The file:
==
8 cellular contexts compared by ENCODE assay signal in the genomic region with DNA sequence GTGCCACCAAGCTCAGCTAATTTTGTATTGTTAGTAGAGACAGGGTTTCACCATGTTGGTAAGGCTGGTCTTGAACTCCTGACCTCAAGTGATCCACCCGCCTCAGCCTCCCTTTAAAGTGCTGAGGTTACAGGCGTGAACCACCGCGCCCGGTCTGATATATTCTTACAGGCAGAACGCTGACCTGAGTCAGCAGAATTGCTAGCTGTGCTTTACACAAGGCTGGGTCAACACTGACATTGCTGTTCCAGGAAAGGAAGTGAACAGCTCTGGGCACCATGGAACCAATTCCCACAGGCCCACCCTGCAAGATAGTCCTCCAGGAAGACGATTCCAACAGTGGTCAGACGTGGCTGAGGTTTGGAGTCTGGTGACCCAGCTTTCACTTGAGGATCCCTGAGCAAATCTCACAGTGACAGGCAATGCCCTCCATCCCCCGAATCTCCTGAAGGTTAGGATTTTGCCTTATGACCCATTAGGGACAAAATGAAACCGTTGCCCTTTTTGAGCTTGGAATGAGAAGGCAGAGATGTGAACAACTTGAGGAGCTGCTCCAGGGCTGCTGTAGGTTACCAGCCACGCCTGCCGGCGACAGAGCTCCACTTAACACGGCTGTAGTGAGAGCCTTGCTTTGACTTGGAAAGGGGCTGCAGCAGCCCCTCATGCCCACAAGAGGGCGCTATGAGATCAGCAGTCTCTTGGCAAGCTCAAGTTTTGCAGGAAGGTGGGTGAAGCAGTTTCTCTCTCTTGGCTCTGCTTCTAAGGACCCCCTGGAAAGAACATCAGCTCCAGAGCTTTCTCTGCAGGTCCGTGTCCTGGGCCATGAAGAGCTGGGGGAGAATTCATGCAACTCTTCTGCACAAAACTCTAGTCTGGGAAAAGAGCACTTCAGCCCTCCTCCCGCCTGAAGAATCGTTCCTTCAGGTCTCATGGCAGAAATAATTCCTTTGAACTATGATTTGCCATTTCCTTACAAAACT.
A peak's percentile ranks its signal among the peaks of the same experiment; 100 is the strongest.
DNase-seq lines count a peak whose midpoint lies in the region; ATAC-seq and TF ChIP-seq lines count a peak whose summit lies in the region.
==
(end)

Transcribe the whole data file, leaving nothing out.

8 cellular contexts compared by ENCODE assay signal in the genomic region with DNA sequence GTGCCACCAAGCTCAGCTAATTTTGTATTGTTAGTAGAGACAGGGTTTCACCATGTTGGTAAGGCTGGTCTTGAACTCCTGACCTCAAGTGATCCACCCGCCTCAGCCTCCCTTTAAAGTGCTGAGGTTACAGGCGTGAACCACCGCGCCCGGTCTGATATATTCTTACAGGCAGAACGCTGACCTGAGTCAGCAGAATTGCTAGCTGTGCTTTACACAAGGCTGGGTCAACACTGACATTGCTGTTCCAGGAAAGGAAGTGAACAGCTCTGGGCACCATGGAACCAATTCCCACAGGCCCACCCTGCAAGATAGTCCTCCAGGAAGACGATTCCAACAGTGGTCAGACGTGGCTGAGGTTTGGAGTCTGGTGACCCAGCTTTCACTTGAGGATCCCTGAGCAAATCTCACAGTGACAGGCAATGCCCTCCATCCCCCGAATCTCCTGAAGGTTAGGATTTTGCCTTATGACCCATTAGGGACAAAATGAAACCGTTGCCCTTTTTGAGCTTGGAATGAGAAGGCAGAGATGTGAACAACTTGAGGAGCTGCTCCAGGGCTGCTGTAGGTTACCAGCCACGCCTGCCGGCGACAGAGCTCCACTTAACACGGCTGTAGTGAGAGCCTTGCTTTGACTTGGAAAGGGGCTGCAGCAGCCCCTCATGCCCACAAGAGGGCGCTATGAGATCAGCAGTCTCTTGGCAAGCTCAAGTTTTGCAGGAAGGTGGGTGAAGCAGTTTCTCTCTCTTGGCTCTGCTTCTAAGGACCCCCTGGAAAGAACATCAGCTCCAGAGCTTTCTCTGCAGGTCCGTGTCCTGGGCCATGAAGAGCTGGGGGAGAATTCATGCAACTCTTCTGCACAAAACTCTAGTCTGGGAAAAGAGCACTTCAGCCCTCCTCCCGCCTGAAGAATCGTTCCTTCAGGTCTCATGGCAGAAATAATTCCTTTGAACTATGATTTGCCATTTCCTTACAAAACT.
A peak's percentile ranks its signal among the peaks of the same experiment; 100 is the strongest.
DNase-seq lines count a peak whose midpoint lies in the region; ATAC-seq and TF ChIP-seq lines count a peak whose summit lies in the region.